er taxes have stomped on the prime London property market, forcing the number of sales to dive by one-third, commercial real estate firm DTZ said yesterday.
Changes to stamp duty in December’s Autumn Statement mean that homes worth below £1m received a tax cut, but those at the very top end of the price scale have to pay a far bigger levy.
Under the tax changes, the average London home selling for £510,000 saw its tax bill cut by £4,900. But a property worth £2.1m saw its tax bill rocket by £18,750.
In the first quarter of 2015, there were 638 prime London transactions, down from 949 in the same period a year earlier – a fall of 33.1 per cent.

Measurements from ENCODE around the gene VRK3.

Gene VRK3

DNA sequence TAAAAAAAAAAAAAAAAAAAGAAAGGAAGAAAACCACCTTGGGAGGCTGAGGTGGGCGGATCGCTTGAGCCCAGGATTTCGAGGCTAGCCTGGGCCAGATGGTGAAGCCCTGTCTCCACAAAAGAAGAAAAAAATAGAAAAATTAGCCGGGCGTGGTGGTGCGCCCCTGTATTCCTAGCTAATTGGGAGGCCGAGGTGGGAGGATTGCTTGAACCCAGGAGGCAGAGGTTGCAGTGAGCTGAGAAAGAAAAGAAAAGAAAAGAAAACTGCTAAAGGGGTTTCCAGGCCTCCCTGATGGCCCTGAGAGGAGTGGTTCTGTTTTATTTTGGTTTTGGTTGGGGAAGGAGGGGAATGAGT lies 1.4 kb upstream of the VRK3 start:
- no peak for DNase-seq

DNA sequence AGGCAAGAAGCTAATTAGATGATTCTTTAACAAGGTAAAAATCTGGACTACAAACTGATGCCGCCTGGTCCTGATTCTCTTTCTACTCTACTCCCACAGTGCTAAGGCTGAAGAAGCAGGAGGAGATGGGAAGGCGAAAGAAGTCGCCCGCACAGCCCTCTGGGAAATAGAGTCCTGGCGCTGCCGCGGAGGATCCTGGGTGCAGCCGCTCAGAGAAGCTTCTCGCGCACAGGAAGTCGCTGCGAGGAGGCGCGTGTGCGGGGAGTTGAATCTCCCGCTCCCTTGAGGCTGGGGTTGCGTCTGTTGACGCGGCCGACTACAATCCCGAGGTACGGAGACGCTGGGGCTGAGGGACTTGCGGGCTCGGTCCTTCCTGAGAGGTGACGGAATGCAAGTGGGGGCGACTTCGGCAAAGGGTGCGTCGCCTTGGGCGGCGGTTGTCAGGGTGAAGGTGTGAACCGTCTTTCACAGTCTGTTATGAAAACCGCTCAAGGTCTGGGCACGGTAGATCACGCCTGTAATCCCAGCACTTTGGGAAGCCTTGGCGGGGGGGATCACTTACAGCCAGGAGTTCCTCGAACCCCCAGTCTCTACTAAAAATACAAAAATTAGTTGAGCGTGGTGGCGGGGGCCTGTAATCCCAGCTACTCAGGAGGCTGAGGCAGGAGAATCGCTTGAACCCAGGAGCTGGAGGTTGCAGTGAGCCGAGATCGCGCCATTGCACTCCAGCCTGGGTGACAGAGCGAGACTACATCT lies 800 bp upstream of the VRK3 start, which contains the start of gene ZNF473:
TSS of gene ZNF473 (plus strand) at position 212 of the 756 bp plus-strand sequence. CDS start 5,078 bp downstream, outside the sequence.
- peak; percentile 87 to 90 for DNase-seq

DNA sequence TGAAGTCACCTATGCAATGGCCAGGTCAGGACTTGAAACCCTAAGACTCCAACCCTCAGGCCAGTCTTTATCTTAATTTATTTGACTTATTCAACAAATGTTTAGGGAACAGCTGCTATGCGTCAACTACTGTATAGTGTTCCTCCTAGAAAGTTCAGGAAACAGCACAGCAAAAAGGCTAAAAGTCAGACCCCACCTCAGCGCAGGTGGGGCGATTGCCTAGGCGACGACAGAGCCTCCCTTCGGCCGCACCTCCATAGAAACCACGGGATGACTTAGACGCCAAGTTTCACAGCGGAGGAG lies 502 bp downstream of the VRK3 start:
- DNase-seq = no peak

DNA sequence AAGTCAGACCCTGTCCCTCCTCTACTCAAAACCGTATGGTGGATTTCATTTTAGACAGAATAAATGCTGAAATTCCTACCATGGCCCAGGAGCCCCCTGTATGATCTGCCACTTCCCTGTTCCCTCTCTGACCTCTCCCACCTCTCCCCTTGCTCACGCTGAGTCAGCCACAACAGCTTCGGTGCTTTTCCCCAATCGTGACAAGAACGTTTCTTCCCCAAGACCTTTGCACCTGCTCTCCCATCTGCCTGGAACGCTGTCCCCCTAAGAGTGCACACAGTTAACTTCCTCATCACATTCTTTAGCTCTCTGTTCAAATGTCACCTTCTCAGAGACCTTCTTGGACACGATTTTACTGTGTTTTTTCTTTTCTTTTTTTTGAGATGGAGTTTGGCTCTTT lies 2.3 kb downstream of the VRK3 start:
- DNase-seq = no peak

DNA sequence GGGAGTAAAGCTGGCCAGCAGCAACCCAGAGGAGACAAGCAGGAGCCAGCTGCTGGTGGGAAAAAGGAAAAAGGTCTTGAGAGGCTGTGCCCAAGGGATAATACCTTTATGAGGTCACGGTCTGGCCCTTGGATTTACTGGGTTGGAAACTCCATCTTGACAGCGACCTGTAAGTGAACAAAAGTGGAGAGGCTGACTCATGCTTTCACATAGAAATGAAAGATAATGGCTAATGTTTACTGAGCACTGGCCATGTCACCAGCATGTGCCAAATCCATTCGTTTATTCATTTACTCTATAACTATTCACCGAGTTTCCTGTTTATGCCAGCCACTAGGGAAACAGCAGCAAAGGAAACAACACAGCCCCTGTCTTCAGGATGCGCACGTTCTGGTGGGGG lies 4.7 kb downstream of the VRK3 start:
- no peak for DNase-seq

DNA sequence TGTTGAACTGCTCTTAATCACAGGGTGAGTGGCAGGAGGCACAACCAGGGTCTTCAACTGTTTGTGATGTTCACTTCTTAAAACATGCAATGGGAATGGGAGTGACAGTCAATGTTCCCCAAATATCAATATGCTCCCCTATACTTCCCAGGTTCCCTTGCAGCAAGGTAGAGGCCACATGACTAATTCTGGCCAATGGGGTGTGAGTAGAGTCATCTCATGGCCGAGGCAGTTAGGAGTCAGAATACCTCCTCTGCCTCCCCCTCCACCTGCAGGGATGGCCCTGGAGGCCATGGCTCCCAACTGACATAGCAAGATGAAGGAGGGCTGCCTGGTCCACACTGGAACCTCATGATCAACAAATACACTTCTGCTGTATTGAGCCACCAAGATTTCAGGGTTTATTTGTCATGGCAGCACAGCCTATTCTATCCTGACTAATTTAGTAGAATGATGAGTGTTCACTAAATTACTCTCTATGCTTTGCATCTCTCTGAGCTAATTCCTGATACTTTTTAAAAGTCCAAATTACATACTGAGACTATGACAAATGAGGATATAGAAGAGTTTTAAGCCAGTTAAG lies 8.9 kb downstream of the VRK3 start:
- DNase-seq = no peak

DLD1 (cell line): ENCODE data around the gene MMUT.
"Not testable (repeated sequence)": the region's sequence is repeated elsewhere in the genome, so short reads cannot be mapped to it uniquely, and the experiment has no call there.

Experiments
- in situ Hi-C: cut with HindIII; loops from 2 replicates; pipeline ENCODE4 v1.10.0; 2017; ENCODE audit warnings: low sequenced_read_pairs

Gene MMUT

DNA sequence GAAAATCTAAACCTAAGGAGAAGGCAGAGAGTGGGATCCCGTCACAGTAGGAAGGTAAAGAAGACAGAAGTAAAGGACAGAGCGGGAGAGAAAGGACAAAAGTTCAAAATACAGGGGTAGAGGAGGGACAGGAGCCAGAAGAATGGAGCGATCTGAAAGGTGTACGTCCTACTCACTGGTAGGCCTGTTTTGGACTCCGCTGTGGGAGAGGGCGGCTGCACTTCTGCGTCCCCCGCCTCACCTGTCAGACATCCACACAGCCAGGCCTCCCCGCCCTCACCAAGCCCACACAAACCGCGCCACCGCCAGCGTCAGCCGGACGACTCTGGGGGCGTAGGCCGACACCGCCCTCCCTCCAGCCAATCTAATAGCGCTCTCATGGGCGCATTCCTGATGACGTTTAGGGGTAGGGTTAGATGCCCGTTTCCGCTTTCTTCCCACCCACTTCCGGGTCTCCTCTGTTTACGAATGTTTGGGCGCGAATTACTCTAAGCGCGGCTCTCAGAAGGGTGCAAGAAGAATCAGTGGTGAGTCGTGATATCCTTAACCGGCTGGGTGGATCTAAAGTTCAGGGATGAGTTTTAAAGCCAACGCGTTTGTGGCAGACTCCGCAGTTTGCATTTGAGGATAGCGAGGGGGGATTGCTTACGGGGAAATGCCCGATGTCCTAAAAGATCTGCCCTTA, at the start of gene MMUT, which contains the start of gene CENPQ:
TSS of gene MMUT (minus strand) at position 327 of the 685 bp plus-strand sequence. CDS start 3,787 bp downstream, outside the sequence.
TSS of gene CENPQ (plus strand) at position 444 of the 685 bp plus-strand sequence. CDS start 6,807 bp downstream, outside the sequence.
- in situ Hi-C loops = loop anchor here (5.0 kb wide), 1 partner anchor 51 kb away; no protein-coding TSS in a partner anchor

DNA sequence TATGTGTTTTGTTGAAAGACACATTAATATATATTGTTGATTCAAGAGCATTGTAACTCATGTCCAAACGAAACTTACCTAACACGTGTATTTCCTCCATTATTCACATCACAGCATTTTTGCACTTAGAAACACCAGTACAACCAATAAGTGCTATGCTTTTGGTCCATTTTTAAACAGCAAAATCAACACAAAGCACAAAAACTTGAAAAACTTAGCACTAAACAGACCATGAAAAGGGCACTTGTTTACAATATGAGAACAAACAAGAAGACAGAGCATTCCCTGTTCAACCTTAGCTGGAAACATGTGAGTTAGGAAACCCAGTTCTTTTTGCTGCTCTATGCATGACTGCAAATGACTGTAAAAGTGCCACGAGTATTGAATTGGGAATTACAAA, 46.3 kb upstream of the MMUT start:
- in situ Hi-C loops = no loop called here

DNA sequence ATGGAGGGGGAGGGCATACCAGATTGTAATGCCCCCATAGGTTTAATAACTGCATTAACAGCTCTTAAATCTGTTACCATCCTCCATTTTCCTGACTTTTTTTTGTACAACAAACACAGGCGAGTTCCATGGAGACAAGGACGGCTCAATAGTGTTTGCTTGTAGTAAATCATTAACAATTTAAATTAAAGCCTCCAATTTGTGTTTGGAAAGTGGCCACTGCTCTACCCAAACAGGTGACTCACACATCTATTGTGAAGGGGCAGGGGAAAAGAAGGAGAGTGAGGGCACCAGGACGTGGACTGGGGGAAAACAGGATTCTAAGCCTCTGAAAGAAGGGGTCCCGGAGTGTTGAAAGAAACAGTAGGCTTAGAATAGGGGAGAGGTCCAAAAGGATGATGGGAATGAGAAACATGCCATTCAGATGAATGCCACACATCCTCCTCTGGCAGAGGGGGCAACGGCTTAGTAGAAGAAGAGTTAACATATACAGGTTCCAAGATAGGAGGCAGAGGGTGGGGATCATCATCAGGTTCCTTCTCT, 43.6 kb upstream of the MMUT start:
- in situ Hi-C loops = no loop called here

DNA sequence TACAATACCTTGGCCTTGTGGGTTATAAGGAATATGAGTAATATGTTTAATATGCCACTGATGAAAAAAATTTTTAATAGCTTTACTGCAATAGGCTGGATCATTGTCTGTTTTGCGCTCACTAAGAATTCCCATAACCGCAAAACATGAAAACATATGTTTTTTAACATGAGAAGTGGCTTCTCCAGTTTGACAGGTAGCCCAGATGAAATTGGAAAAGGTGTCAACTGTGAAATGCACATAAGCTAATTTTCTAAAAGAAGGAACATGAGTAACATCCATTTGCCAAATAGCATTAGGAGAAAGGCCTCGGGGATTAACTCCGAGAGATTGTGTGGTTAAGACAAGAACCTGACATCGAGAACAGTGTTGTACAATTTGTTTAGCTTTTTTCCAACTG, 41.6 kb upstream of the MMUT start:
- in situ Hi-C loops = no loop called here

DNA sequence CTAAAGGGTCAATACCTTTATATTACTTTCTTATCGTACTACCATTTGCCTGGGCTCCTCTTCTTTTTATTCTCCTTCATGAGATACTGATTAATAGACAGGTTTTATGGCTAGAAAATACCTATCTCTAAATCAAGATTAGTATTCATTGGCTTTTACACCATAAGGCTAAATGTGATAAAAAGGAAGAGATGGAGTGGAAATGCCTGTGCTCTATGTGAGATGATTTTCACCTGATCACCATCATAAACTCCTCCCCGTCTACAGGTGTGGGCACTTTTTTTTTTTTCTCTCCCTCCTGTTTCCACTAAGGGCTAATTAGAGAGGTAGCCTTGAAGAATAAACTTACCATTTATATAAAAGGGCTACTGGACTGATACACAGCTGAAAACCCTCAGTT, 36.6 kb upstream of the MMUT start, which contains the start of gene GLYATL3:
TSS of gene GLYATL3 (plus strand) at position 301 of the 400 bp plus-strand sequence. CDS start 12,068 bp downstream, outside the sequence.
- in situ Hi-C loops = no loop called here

And the stamp duty haul raised from those sales fell from £125m to £93m, down 25.6 per cent.
“Although the new progressive banding has led to a 10.3 per cent increase in the amount paid in stamp duty per property, the Treasury has so far lost out considerably,” said DTZ’s David Ramsdale. “The prime central London property market could further be impacted following the General Election should the Labour Party ... introduce a mansion tax.”